Border Officers Discover 47,000 Fentanyl Pills Targeted Towards Children In Hidden Compartment Of Car

Similar to other drugs in the past, such as synthetic marijuana, such as k2 or “spice”, with children’s cartoons on it, Fentanyl pills with rainbow coloring are now on the streets. Popping pills at parties is nothing new, however, the concern is that the risk is far higher with Fentanyl, and its strength is far higher than that of heroin. Taking Fentanyl alone is enough to kill someone, even if the dosage is minimal, such as a few grains, and mixing it with other drugs leads to an almost inevitable disaster.

Officials with U.S. Customs and Border Protection seized more than 200,000 fentanyl pills hidden in a secret compartment of a vehicle at Port of Nogales, Arizona, Saturday.

Around 47,000 of those pills were rainbow-colored pills, which federal officials have warned is a new trend meant to drive young people to the deadly drug.

Fentanyl, a powerful opioid up to 50 times stronger than heroin, was responsible for 71,238 of the record 107,000 fatal drug overdoses in the United States last year, according to the CDC.
Border officials also found 186,000 blue fentanyl pills and 6.5 pounds of meth in the vehicle, Port Director Michael Humphries said.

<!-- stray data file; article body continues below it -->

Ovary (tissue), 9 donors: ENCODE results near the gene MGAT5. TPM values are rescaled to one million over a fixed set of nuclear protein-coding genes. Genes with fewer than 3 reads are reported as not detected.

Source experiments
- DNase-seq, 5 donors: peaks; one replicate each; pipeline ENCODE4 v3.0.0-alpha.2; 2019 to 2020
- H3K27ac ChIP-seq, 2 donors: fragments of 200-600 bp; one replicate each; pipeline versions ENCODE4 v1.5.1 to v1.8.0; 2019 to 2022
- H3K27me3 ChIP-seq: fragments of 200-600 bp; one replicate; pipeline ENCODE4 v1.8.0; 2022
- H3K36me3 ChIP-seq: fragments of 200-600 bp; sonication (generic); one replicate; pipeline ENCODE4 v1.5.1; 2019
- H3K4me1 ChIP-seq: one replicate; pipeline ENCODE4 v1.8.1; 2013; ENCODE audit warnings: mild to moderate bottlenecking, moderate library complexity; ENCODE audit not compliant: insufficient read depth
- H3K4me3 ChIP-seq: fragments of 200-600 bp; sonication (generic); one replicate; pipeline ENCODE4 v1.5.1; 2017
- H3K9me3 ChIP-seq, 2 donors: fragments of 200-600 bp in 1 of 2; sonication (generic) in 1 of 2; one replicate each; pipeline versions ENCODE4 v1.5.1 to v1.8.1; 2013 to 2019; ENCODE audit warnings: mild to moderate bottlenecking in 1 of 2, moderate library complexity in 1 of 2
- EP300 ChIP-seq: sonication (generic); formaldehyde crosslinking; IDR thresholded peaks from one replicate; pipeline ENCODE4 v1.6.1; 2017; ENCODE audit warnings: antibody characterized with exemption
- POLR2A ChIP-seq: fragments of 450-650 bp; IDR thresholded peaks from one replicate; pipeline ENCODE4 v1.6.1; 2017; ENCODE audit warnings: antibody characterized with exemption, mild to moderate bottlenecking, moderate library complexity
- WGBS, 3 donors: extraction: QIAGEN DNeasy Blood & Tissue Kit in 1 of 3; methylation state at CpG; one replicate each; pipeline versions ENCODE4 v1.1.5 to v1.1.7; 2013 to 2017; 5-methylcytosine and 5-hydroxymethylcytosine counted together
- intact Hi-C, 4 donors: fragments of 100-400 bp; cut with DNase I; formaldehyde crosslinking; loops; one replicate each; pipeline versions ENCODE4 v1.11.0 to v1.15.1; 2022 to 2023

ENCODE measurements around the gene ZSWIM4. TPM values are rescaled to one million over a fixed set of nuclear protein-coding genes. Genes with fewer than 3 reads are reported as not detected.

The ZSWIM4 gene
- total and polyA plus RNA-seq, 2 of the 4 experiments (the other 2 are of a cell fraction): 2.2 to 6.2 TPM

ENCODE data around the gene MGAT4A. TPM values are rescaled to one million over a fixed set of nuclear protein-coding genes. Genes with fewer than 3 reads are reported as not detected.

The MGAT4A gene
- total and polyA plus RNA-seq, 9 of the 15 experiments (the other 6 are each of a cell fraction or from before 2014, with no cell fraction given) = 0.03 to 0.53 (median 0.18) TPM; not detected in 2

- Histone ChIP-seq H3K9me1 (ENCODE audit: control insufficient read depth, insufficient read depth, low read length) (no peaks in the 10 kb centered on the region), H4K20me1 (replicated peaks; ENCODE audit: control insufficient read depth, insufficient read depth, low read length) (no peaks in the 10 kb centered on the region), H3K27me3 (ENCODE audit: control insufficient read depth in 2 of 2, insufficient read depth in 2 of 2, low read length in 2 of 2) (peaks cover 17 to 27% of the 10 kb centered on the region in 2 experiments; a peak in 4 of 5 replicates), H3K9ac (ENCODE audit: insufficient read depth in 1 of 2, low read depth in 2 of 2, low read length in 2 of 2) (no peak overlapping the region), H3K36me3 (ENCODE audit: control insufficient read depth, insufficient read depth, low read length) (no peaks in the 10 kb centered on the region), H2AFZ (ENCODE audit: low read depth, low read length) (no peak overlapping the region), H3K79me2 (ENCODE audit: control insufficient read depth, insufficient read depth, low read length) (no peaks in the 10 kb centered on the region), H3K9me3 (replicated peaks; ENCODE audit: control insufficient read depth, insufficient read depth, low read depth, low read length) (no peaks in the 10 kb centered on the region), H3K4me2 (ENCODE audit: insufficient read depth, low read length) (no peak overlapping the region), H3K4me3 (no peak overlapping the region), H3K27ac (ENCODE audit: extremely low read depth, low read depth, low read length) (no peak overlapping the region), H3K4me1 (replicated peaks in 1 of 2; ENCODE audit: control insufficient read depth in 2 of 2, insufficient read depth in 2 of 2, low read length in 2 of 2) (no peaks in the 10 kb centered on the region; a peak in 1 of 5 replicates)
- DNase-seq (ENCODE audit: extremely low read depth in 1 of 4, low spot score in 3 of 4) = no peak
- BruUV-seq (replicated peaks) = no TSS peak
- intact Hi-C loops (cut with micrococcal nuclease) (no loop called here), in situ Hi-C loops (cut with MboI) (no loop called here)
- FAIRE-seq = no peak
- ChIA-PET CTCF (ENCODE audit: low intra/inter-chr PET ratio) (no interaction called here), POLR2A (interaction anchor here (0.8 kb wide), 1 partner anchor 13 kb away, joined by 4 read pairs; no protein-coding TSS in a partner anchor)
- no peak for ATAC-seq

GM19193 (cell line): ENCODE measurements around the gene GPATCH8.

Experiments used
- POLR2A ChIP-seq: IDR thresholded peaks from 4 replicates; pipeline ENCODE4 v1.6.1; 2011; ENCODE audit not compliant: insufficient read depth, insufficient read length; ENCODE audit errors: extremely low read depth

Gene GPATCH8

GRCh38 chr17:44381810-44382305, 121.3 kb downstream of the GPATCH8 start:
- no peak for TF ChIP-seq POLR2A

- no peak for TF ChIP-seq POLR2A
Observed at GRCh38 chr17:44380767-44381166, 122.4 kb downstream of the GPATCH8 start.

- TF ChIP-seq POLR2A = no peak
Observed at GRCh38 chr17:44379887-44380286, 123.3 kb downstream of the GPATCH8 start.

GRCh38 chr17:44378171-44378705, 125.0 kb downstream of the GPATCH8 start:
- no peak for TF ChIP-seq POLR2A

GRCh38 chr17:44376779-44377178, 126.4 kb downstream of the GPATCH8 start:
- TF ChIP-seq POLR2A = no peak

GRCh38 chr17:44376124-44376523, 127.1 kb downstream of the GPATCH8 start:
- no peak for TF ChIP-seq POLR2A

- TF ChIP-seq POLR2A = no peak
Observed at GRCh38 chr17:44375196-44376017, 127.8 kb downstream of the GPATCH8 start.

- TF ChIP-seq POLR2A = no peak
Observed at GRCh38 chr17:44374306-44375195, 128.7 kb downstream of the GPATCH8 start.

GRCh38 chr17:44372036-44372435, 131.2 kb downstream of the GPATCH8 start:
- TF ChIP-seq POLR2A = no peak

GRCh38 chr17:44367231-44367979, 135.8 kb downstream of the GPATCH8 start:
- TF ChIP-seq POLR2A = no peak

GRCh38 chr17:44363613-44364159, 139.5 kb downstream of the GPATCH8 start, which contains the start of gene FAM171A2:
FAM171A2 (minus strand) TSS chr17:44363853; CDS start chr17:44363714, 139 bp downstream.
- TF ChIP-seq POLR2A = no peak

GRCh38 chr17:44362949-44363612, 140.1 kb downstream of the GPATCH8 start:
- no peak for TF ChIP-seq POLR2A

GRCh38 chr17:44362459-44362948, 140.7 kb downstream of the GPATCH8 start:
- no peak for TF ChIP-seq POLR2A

Fentanyl is primarily brought across the southern border by two drug trafficking organizations, the Sinaloa Cartel and the Jalisco New Generation Cartel.

The new brightly-colored fentanyl – which can come in pills, powder and blocks that look like sidewalk chalk – is not more potent than the traditional form, but could be more attractive to young people, the DEA says.
Customs and Border Protection officers in Arizona seized 625,000 fentanyl pills in five recent inspections, 12,000 of which were rainbow-colored, according to Humphries.

Opiates, and Fentanyl specifically, have caused havoc on Americans for decades. Since the opiate epidemic, the problem has only grown and manifested into new ways of having opiates, such as Fentanyl. The CDC has concluded that Fentanyl is the leading cause of death in Americans aged 18-45, killing over 150 Americans a day.


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